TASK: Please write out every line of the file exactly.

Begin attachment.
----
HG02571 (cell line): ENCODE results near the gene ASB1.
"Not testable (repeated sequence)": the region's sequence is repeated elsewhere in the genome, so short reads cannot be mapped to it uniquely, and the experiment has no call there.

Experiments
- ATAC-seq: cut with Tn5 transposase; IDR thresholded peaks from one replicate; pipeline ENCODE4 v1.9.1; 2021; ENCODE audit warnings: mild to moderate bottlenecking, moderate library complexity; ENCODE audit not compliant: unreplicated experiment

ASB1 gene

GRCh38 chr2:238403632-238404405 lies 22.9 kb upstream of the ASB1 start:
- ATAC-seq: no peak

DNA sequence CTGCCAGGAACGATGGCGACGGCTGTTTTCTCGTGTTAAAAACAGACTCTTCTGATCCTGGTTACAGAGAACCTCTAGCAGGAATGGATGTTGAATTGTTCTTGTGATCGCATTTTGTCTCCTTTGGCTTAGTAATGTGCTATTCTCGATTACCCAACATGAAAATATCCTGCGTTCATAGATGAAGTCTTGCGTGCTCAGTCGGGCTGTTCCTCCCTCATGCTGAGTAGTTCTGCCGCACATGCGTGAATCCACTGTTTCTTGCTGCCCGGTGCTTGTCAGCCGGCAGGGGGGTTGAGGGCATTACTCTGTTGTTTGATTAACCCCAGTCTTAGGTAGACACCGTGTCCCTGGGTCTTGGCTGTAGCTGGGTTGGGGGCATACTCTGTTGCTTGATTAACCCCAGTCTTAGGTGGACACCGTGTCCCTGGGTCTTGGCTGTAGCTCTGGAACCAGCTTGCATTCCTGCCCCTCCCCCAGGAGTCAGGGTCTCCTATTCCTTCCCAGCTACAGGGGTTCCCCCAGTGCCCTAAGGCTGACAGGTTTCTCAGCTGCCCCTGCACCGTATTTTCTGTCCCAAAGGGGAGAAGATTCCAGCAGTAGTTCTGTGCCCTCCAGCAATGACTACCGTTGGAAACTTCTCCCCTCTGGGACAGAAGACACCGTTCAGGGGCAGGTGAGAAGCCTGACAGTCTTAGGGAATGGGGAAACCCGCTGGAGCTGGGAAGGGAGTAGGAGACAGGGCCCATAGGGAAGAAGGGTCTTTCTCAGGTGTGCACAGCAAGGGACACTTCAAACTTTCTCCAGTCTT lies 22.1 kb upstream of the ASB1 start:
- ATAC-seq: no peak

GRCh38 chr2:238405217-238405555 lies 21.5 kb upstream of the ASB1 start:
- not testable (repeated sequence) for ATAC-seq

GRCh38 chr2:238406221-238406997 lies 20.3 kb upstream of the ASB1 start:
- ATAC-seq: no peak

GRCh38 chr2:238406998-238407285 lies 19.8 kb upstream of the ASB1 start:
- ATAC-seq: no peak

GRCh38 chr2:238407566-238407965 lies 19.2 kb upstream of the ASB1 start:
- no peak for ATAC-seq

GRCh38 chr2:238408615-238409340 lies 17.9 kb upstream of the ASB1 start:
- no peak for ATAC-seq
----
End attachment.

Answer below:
HG02571 (cell line): ENCODE results near the gene ASB1.
"Not testable (repeated sequence)": the region's sequence is repeated elsewhere in the genome, so short reads cannot be mapped to it uniquely, and the experiment has no call there.

Experiments
- ATAC-seq: cut with Tn5 transposase; IDR thresholded peaks from one replicate; pipeline ENCODE4 v1.9.1; 2021; ENCODE audit warnings: mild to moderate bottlenecking, moderate library complexity; ENCODE audit not compliant: unreplicated experiment

ASB1 gene

GRCh38 chr2:238403632-238404405 lies 22.9 kb upstream of the ASB1 start:
- ATAC-seq: no peak

DNA sequence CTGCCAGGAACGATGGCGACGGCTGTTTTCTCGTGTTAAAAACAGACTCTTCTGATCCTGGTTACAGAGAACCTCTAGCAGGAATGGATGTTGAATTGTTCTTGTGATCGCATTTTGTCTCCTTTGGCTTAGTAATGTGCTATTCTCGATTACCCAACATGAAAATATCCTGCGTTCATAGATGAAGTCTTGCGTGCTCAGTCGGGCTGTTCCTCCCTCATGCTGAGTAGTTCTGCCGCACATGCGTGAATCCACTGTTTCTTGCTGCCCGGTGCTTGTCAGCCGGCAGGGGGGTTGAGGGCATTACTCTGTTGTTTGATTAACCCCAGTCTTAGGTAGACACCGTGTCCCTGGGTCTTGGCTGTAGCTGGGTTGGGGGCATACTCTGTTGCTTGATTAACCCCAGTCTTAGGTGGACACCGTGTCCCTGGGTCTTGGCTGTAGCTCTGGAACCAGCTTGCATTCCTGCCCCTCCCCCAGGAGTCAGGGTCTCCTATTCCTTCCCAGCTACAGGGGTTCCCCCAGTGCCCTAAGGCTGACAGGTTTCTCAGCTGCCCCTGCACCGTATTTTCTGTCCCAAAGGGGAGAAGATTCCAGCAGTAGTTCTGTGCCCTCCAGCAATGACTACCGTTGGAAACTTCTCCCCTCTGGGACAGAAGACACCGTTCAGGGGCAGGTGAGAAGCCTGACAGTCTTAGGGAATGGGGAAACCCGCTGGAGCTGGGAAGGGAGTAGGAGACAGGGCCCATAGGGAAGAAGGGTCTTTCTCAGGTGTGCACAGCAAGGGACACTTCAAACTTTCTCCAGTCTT lies 22.1 kb upstream of the ASB1 start:
- ATAC-seq: no peak

GRCh38 chr2:238405217-238405555 lies 21.5 kb upstream of the ASB1 start:
- not testable (repeated sequence) for ATAC-seq

GRCh38 chr2:238406221-238406997 lies 20.3 kb upstream of the ASB1 start:
- ATAC-seq: no peak

GRCh38 chr2:238406998-238407285 lies 19.8 kb upstream of the ASB1 start:
- ATAC-seq: no peak

GRCh38 chr2:238407566-238407965 lies 19.2 kb upstream of the ASB1 start:
- no peak for ATAC-seq

GRCh38 chr2:238408615-238409340 lies 17.9 kb upstream of the ASB1 start:
- no peak for ATAC-seq